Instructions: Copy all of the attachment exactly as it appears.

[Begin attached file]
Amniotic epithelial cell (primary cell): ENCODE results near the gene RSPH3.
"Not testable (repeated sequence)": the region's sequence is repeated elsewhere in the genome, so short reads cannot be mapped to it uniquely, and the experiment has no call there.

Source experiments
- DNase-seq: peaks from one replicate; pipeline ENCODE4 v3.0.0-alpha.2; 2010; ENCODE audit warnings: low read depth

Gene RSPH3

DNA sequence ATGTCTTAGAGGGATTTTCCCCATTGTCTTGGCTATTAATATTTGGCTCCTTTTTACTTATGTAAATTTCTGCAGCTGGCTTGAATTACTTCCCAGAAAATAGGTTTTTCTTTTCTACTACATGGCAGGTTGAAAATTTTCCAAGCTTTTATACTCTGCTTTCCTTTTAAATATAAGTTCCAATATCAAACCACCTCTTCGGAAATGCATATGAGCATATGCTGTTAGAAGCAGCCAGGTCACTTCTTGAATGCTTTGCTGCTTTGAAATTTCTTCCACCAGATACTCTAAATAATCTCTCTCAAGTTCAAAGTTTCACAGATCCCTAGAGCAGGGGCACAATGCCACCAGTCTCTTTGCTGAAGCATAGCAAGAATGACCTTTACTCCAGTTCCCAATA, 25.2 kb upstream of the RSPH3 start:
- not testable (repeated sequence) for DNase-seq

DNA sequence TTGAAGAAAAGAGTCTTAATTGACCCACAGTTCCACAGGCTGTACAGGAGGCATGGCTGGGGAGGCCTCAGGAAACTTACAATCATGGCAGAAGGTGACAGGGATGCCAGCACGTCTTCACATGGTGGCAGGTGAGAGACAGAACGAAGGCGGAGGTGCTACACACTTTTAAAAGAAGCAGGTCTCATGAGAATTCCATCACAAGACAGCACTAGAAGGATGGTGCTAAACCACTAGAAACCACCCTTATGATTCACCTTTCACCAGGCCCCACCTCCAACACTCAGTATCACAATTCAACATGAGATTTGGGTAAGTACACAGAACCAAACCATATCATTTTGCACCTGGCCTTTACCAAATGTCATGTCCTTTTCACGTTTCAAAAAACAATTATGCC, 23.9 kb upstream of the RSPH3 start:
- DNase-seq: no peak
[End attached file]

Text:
Amniotic epithelial cell (primary cell): ENCODE results near the gene RSPH3.
"Not testable (repeated sequence)": the region's sequence is repeated elsewhere in the genome, so short reads cannot be mapped to it uniquely, and the experiment has no call there.

Source experiments
- DNase-seq: peaks from one replicate; pipeline ENCODE4 v3.0.0-alpha.2; 2010; ENCODE audit warnings: low read depth

Gene RSPH3

DNA sequence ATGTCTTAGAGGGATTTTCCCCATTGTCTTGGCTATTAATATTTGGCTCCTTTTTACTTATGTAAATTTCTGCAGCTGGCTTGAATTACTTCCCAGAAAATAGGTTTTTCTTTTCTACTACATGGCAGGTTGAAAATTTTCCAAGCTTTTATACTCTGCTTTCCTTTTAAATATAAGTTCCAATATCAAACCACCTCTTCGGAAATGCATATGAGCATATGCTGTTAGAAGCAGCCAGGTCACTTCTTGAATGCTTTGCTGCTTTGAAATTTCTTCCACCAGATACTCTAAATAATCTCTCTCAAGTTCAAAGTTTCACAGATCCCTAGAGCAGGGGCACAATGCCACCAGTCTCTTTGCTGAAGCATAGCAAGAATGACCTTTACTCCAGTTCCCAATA, 25.2 kb upstream of the RSPH3 start:
- not testable (repeated sequence) for DNase-seq

DNA sequence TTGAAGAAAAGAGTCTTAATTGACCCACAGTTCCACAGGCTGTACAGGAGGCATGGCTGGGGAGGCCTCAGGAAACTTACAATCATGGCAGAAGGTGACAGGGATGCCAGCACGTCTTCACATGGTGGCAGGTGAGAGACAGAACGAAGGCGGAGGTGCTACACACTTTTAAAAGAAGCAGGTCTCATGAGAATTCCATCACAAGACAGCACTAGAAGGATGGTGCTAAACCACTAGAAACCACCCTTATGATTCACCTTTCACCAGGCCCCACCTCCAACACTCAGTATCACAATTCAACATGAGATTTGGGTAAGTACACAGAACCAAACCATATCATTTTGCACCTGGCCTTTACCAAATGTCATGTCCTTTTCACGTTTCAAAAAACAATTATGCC, 23.9 kb upstream of the RSPH3 start:
- DNase-seq: no peak